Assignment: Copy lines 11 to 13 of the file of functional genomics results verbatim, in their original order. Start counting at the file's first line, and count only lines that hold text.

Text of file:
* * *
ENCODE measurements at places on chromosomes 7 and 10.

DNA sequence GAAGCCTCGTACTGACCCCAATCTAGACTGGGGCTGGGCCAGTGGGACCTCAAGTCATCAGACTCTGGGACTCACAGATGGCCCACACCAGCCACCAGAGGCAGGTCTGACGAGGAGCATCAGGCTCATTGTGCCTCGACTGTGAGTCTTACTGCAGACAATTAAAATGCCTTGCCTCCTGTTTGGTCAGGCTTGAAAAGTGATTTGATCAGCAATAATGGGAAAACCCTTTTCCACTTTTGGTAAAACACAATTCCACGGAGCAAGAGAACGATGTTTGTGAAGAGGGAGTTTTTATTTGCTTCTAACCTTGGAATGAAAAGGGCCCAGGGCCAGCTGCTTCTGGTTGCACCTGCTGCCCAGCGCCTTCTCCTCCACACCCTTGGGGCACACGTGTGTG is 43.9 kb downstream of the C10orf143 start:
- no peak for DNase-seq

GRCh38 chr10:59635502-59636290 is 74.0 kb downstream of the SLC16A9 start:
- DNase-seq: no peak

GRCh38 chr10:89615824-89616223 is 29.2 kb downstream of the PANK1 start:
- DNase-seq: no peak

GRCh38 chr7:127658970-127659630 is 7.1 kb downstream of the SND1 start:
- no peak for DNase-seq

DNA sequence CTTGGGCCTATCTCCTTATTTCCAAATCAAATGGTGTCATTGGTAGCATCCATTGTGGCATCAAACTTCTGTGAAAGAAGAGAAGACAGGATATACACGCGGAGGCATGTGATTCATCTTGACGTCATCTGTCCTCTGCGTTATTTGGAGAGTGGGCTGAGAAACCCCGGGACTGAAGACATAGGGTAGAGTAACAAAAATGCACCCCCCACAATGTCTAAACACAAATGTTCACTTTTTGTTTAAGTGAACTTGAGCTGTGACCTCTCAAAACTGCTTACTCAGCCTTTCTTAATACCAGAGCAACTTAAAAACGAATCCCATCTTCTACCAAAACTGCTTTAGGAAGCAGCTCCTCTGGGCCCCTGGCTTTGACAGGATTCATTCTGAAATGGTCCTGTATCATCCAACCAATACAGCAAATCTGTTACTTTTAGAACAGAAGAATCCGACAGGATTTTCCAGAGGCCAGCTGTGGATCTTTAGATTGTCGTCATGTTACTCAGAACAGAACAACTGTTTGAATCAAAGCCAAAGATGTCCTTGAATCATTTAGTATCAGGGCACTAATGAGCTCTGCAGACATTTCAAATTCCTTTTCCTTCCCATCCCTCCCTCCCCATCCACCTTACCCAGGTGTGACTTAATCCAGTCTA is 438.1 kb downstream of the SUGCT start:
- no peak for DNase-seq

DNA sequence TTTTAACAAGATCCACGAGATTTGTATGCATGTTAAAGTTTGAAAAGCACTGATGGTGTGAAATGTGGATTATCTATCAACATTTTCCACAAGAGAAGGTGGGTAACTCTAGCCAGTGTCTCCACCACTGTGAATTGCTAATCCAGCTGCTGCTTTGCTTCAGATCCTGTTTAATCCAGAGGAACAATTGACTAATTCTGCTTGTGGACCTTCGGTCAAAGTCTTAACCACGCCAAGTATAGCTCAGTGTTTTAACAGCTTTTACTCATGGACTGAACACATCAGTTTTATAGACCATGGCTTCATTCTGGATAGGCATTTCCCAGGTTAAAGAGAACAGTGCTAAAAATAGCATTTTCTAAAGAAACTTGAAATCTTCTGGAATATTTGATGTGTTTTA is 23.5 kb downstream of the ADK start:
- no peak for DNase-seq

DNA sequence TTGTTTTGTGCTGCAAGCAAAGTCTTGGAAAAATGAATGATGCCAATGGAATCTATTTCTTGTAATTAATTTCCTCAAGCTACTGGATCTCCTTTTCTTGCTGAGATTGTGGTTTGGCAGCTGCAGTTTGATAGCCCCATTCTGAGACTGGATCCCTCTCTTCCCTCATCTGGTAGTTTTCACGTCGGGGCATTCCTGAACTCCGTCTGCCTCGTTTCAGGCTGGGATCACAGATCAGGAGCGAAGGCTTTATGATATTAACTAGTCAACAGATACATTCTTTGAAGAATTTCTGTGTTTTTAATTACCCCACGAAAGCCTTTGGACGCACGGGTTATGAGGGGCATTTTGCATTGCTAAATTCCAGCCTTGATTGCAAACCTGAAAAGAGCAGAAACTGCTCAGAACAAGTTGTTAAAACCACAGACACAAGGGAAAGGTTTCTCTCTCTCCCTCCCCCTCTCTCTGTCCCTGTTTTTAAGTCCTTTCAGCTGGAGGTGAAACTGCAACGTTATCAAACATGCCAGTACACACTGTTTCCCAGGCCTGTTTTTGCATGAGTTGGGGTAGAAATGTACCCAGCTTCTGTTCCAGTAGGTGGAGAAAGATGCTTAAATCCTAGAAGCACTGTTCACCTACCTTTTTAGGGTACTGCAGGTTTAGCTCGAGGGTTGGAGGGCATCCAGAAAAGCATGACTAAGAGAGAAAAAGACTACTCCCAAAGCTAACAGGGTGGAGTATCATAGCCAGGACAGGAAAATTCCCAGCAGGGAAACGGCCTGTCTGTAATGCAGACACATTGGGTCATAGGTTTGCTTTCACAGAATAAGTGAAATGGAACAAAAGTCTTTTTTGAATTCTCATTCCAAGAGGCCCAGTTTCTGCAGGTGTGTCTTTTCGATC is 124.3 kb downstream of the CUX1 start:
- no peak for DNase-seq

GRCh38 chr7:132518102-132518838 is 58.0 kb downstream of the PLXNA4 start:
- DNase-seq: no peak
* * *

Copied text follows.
- no peak for DNase-seq

DNA sequence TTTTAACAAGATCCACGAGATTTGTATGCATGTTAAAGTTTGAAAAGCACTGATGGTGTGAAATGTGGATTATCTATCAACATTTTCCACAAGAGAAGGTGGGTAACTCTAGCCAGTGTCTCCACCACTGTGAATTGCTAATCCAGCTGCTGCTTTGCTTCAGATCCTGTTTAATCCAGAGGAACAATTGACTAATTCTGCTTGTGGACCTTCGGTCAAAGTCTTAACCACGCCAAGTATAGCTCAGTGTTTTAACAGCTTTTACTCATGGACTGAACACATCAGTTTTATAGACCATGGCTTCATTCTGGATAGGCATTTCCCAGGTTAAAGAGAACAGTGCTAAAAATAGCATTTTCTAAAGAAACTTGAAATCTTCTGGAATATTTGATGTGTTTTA is 23.5 kb downstream of the ADK start:
- no peak for DNase-seq